One of the oldest forms of sculpture, the art of topiary historically involves meticulous pruning and shaping of plants over years to create three dimensional masterpieces. Today, creating your own topiaries at home may be easier than you think. Using succulents and some imagination, you too can create your own topiary, but in hours rather than years. DIY succulent topiary is easy to make by following these steps for preparation and planting.
Succulents are a great starter plant for a project like this; they are easy to propagate, need very little care, and most have compact growth habits that work really well for keeping a tight form.
The basic steps involved in this process are 1) preparing plants, 2) filling the frame with a growing media, 3) planting and finally, 4) maintenance and care.
Supplies for Your DIY Succulent Topiary
- Sphagnum Moss
- Fishing line
- Pencil or pen
Collecting Plants for a Succulent Topiary
As noted earlier, succulents are great plants for your first topiary creation. Try to collect or purchase plants that are compact in form so that they maintain the desired shape of your object rather than growing tall and distorting the form.
You can collect cuttings from a generous friend or purchase cuttings directly from a supplier. If you are purchasing potted plants, go ahead and clip off your stems for the topiary but keep the pots, most of these will regrow quickly to a very full plant.
As you prepare your cuttings simply remove the lower leaves from approximately one inch of stem, this will be the part that goes in the frame. It will help to collect the plants a few days before planting your topiary so that these new wounds can callous over.
Choosing a Frame for a Succulent Topiary
The key qualities desired for a frame are sturdiness and an ample amount of space to plant cuttings. If your topiary is going to stand on its own it will need to have a heavy or wide base to support the weight of the plants and planting media. Shapes can range from a very formal sphere to a decorative type of wire chicken or a simple cone for a tree topiary. A visit to your local hobby store will give you a wide variety of ideas and possibilities.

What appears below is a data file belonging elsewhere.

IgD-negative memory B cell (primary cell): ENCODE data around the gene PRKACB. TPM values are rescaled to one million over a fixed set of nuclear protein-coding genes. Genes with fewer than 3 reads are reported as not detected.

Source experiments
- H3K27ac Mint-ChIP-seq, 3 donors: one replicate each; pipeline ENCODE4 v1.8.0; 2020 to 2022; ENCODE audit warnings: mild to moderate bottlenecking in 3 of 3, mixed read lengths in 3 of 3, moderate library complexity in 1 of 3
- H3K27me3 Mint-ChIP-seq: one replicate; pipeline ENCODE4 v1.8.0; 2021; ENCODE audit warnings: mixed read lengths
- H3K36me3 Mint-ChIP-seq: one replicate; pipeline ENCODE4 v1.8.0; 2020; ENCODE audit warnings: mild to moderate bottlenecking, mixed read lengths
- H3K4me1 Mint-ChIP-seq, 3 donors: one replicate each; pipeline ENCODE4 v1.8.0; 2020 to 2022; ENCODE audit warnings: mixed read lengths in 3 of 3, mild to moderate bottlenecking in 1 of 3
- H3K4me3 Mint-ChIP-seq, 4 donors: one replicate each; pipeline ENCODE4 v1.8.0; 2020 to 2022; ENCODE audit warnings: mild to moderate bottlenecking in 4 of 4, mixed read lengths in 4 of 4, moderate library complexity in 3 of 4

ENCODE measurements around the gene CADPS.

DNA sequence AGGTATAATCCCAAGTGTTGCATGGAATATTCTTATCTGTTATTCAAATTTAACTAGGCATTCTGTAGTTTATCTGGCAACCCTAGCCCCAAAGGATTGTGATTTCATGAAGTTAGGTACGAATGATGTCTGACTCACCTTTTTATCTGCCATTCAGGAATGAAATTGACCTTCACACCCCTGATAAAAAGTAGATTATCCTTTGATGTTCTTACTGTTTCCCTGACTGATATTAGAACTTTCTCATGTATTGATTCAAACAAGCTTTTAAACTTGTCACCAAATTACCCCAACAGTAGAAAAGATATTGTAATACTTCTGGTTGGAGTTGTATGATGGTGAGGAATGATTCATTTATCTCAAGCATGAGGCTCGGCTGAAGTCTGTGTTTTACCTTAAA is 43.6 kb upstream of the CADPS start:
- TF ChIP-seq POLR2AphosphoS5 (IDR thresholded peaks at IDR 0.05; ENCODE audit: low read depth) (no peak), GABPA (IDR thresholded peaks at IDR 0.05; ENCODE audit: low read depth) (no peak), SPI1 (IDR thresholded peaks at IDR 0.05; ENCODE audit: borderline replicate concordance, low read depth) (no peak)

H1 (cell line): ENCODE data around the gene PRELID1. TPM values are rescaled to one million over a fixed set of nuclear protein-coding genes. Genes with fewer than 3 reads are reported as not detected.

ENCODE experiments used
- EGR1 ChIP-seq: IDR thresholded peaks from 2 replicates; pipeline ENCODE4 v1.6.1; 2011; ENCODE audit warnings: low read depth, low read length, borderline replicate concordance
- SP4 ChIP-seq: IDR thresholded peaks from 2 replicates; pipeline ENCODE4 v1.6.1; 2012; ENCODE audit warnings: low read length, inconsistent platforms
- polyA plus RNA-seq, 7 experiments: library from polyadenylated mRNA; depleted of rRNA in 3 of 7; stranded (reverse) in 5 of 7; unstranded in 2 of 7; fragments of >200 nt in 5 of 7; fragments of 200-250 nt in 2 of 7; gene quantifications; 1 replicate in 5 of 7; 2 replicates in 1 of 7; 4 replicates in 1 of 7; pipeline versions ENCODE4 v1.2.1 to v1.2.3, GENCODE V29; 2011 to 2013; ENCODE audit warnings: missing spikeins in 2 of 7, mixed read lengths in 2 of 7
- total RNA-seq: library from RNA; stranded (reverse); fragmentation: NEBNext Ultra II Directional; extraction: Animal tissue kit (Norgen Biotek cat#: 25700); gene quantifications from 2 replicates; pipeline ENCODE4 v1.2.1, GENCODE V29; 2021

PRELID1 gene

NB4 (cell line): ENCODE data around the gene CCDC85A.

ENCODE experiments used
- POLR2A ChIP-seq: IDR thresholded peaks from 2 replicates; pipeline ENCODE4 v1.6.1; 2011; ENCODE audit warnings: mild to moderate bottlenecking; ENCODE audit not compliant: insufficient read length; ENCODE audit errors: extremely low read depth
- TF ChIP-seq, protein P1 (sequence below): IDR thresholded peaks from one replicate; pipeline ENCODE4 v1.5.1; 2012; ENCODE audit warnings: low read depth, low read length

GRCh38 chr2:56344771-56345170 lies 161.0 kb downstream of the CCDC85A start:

The example here shows a bookend-type of sphere with a decorative finial on top. The heavy base works well to support the weight of the ball when planted. Don’t worry about the spacing between supports because you can always add wire to help hold in your moss for the “stuffing” of your topiary.
If the spacing is mesh-like and too small to easily fill, take privilege with a pair of wire snips to open things up. You will be filling the frame very tightly with sphagnum moss and it is important to get it very solid into all corners and spaces to be planted.
Prepping Your Topiary Frame
Your supplies for this process are going to be very simple: long fibered sphagnum moss, monofilament (fishing line), gloves and perhaps a light floral wire. Sphagnum moss works very well for topiaries because it holds water well, is easy to compact and at the same time will also expand to help hold cuttings and small plants in place until they root.